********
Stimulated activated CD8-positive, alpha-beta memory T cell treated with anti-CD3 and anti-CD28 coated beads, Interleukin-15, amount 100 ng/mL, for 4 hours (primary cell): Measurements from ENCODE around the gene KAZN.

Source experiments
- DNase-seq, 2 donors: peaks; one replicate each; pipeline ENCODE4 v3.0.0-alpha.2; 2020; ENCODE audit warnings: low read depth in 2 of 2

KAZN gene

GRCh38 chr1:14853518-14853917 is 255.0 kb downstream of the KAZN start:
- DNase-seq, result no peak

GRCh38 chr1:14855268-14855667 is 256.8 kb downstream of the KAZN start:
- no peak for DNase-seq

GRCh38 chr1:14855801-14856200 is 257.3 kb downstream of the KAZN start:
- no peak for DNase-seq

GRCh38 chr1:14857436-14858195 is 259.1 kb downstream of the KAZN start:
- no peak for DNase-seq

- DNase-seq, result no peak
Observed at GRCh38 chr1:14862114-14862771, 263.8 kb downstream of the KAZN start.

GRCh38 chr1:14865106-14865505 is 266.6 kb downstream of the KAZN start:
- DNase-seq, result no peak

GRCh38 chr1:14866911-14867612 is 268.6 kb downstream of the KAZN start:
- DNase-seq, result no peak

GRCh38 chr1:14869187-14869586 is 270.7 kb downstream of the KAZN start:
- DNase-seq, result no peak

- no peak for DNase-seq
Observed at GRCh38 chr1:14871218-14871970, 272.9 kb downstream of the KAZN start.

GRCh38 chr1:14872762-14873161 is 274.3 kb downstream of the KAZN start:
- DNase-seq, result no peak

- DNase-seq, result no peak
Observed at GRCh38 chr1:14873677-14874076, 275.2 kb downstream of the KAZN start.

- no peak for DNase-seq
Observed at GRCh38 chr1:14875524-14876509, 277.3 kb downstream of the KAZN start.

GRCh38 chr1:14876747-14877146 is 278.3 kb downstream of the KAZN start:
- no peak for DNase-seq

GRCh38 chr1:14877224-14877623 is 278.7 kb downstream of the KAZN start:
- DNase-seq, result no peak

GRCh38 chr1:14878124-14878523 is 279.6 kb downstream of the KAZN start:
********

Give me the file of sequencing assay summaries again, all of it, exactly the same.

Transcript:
Stimulated activated CD8-positive, alpha-beta memory T cell treated with anti-CD3 and anti-CD28 coated beads, Interleukin-15, amount 100 ng/mL, for 4 hours (primary cell): Measurements from ENCODE around the gene KAZN.

Source experiments
- DNase-seq, 2 donors: peaks; one replicate each; pipeline ENCODE4 v3.0.0-alpha.2; 2020; ENCODE audit warnings: low read depth in 2 of 2

KAZN gene

GRCh38 chr1:14853518-14853917 is 255.0 kb downstream of the KAZN start:
- DNase-seq, result no peak

GRCh38 chr1:14855268-14855667 is 256.8 kb downstream of the KAZN start:
- no peak for DNase-seq

GRCh38 chr1:14855801-14856200 is 257.3 kb downstream of the KAZN start:
- no peak for DNase-seq

GRCh38 chr1:14857436-14858195 is 259.1 kb downstream of the KAZN start:
- no peak for DNase-seq

- DNase-seq, result no peak
Observed at GRCh38 chr1:14862114-14862771, 263.8 kb downstream of the KAZN start.

GRCh38 chr1:14865106-14865505 is 266.6 kb downstream of the KAZN start:
- DNase-seq, result no peak

GRCh38 chr1:14866911-14867612 is 268.6 kb downstream of the KAZN start:
- DNase-seq, result no peak

GRCh38 chr1:14869187-14869586 is 270.7 kb downstream of the KAZN start:
- DNase-seq, result no peak

- no peak for DNase-seq
Observed at GRCh38 chr1:14871218-14871970, 272.9 kb downstream of the KAZN start.

GRCh38 chr1:14872762-14873161 is 274.3 kb downstream of the KAZN start:
- DNase-seq, result no peak

- DNase-seq, result no peak
Observed at GRCh38 chr1:14873677-14874076, 275.2 kb downstream of the KAZN start.

- no peak for DNase-seq
Observed at GRCh38 chr1:14875524-14876509, 277.3 kb downstream of the KAZN start.

GRCh38 chr1:14876747-14877146 is 278.3 kb downstream of the KAZN start:
- no peak for DNase-seq

GRCh38 chr1:14877224-14877623 is 278.7 kb downstream of the KAZN start:
- DNase-seq, result no peak

GRCh38 chr1:14878124-14878523 is 279.6 kb downstream of the KAZN start: